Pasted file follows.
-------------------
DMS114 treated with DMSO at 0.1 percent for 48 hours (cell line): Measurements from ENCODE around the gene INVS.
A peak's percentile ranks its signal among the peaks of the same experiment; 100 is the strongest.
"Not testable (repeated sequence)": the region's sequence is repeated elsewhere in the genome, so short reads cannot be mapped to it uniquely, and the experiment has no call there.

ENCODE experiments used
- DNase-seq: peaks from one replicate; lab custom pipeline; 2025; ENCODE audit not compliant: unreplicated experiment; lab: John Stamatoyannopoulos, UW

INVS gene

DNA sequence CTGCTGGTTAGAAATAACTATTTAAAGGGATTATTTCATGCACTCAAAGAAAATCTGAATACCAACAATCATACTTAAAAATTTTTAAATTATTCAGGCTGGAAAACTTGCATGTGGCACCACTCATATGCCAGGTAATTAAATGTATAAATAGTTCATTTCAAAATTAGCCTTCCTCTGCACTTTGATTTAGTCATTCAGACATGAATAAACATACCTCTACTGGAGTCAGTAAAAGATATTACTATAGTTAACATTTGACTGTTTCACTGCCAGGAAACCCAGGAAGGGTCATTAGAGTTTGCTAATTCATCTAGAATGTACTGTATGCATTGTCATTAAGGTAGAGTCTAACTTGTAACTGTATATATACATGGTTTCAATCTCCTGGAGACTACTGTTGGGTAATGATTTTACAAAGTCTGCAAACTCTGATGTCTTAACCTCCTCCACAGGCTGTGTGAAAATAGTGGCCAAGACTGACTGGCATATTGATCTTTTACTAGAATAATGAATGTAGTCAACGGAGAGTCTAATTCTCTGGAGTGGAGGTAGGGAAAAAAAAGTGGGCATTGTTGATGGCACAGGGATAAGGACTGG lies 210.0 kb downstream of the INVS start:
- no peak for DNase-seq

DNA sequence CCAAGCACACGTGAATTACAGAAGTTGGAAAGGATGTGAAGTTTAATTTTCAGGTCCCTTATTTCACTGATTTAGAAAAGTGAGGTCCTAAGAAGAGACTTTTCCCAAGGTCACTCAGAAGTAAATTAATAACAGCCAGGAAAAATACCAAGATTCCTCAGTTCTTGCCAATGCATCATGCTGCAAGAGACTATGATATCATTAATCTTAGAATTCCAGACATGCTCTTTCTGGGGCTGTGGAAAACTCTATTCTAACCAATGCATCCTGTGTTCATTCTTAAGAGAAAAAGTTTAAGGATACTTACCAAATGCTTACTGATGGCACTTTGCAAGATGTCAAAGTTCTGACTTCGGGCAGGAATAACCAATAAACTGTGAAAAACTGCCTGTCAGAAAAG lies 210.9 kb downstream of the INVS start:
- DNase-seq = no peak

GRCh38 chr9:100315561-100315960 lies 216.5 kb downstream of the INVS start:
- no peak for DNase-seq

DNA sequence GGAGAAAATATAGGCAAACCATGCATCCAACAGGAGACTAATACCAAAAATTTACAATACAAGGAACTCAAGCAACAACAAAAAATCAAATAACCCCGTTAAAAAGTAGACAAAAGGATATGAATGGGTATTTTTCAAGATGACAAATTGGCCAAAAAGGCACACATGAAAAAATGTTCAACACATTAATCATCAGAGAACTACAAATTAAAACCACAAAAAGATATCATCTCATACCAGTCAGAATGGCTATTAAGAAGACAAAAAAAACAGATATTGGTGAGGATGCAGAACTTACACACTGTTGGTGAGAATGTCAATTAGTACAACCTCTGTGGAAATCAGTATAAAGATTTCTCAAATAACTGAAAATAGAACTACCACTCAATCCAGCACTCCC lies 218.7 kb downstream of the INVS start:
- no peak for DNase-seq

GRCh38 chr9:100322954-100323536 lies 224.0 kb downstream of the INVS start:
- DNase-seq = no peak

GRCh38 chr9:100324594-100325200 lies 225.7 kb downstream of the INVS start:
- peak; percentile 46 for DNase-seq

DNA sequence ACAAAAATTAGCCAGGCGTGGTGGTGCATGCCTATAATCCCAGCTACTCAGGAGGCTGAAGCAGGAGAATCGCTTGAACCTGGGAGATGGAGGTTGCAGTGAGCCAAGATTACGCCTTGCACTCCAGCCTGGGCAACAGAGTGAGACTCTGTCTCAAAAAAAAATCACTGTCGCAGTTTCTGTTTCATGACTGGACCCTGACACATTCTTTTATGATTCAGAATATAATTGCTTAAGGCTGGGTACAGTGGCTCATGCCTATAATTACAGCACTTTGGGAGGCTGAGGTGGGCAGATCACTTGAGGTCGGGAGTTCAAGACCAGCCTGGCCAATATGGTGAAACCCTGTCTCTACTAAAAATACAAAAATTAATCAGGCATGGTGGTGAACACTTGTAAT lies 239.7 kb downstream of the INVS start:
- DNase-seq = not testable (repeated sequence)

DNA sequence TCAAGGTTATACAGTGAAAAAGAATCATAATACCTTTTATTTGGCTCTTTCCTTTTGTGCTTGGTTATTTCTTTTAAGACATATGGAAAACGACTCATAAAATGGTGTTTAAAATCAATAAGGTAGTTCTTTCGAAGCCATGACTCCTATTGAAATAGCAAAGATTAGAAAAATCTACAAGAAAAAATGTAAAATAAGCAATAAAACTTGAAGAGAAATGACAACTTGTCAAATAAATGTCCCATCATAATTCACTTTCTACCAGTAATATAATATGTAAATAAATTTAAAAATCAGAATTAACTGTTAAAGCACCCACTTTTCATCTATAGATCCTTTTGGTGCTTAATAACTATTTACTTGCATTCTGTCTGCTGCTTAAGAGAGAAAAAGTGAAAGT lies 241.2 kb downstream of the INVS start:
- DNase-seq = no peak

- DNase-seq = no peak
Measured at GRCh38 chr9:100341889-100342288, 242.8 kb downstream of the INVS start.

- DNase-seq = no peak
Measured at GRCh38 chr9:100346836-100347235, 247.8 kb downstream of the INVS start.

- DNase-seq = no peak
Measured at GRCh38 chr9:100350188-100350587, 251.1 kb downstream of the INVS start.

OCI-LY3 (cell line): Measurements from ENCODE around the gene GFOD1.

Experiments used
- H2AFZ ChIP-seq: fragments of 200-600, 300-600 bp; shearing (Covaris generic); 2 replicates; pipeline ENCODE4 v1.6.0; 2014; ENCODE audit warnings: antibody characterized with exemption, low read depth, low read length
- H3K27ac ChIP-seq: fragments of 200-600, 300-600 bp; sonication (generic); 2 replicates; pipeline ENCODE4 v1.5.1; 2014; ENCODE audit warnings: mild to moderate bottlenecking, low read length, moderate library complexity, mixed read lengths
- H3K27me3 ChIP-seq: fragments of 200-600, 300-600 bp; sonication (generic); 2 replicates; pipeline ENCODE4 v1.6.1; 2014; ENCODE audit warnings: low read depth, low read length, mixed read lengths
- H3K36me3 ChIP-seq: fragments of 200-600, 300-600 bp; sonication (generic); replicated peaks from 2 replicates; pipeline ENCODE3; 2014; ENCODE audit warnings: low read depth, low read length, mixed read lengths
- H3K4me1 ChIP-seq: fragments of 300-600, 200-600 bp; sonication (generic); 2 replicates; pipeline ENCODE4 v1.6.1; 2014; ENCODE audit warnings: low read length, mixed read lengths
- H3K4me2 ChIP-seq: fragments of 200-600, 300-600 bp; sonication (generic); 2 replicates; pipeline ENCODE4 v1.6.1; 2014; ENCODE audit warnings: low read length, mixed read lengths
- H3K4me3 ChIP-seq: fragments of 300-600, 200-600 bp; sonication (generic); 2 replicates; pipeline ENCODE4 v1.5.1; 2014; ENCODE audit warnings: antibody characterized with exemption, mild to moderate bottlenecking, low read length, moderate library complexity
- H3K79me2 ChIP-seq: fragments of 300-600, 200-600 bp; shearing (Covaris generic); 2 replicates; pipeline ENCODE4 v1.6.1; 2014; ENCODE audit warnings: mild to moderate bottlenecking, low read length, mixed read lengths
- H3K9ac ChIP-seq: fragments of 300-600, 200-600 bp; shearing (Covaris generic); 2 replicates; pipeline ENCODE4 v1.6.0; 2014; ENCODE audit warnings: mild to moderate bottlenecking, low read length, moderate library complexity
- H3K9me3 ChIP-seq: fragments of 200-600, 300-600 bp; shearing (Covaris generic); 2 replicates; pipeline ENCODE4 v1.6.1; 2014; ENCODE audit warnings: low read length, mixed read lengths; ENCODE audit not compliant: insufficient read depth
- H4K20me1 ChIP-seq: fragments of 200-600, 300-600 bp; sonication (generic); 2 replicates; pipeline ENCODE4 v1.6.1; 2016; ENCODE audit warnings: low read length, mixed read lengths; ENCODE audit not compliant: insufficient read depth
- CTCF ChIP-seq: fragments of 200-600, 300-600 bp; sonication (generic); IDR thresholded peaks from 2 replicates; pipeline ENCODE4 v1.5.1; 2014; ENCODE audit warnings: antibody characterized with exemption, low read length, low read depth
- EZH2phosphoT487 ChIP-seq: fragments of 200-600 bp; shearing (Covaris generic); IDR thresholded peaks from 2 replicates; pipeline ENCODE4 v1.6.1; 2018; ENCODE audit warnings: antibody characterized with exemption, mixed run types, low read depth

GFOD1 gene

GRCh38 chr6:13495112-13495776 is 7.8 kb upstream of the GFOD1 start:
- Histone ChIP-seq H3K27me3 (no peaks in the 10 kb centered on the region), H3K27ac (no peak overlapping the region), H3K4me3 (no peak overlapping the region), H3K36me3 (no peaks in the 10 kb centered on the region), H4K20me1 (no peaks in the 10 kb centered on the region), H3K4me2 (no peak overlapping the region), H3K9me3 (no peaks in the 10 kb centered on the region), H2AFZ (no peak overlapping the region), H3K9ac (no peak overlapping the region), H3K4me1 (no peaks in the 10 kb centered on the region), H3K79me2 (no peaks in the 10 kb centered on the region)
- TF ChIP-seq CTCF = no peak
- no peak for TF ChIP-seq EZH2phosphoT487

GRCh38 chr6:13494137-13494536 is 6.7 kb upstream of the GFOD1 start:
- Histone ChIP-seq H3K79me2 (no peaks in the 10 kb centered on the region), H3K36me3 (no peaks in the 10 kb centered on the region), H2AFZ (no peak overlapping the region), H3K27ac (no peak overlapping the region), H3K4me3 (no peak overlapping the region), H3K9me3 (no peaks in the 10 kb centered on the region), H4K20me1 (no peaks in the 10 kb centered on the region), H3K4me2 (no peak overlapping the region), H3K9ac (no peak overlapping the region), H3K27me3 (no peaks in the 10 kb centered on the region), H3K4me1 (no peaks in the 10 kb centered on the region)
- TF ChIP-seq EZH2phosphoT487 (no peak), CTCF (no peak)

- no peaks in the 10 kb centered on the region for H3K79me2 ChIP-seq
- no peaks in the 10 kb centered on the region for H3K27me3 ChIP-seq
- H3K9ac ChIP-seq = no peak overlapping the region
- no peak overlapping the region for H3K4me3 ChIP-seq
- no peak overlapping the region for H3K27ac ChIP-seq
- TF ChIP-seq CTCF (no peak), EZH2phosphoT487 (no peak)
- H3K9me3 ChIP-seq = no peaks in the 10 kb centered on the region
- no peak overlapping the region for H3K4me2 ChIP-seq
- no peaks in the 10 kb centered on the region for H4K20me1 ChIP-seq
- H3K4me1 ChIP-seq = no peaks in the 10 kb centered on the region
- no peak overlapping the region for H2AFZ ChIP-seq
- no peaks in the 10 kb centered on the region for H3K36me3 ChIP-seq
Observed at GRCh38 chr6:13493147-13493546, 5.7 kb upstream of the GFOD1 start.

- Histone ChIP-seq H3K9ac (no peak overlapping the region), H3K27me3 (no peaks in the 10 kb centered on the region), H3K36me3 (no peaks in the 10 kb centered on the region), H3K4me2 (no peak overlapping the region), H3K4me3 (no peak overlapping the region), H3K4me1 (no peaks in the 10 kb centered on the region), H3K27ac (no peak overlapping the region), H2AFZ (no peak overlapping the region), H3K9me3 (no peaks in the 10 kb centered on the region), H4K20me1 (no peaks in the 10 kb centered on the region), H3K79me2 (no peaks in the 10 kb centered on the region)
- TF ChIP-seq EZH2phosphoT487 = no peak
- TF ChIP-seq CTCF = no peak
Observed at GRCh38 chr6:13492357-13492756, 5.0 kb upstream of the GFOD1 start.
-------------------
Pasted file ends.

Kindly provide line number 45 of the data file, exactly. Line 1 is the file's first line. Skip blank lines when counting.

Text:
GRCh38 chr6:13495112-13495776 is 7.8 kb upstream of the GFOD1 start: